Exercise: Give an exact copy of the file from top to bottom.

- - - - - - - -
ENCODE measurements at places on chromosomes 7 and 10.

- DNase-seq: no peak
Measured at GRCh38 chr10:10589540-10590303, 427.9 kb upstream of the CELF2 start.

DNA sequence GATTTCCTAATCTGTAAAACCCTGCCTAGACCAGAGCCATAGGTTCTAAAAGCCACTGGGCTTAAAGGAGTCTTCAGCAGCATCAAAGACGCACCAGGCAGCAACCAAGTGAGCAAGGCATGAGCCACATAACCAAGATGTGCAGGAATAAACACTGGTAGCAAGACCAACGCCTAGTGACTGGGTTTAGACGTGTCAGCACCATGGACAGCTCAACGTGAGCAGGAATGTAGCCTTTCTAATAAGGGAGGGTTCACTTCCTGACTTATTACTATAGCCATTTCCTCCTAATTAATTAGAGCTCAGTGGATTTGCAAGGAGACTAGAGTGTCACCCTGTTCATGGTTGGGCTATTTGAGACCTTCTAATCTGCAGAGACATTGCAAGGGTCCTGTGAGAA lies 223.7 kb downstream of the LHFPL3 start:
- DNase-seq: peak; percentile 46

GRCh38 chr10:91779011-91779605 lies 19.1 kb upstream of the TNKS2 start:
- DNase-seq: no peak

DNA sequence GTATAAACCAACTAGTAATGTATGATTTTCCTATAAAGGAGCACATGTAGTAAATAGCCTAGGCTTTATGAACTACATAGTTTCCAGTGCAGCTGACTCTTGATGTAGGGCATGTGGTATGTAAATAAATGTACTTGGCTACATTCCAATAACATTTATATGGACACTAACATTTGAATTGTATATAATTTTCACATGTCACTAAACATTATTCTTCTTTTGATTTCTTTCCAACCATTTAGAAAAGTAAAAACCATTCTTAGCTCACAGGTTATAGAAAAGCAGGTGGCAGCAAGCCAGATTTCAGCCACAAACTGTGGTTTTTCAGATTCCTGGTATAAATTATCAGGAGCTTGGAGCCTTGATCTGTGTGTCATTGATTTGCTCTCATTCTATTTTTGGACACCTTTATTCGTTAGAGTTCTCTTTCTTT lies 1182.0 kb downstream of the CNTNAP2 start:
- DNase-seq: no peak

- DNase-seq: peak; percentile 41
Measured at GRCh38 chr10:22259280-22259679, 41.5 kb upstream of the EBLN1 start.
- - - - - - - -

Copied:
ENCODE measurements at places on chromosomes 7 and 10.

- DNase-seq: no peak
Measured at GRCh38 chr10:10589540-10590303, 427.9 kb upstream of the CELF2 start.

DNA sequence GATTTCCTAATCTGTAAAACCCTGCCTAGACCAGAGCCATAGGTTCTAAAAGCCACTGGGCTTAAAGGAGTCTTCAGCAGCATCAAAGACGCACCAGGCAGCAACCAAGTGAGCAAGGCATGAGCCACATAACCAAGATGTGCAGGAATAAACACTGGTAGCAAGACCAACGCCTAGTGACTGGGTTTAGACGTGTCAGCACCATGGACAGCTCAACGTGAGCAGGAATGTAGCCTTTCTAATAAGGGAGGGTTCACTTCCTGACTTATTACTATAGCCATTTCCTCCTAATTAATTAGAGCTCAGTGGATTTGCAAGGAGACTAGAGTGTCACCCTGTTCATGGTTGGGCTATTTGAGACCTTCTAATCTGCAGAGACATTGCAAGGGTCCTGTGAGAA lies 223.7 kb downstream of the LHFPL3 start:
- DNase-seq: peak; percentile 46

GRCh38 chr10:91779011-91779605 lies 19.1 kb upstream of the TNKS2 start:
- DNase-seq: no peak

DNA sequence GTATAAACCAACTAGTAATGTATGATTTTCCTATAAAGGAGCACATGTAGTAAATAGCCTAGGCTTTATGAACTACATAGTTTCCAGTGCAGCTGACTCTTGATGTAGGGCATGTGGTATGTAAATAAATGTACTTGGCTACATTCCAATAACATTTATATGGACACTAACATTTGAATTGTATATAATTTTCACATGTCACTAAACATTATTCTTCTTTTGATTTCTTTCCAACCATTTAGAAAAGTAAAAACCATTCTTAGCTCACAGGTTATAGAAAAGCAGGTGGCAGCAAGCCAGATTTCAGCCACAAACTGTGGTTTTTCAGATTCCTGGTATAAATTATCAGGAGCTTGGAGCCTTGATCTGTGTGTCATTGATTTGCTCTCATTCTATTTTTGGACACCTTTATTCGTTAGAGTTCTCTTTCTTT lies 1182.0 kb downstream of the CNTNAP2 start:
- DNase-seq: no peak

- DNase-seq: peak; percentile 41
Measured at GRCh38 chr10:22259280-22259679, 41.5 kb upstream of the EBLN1 start.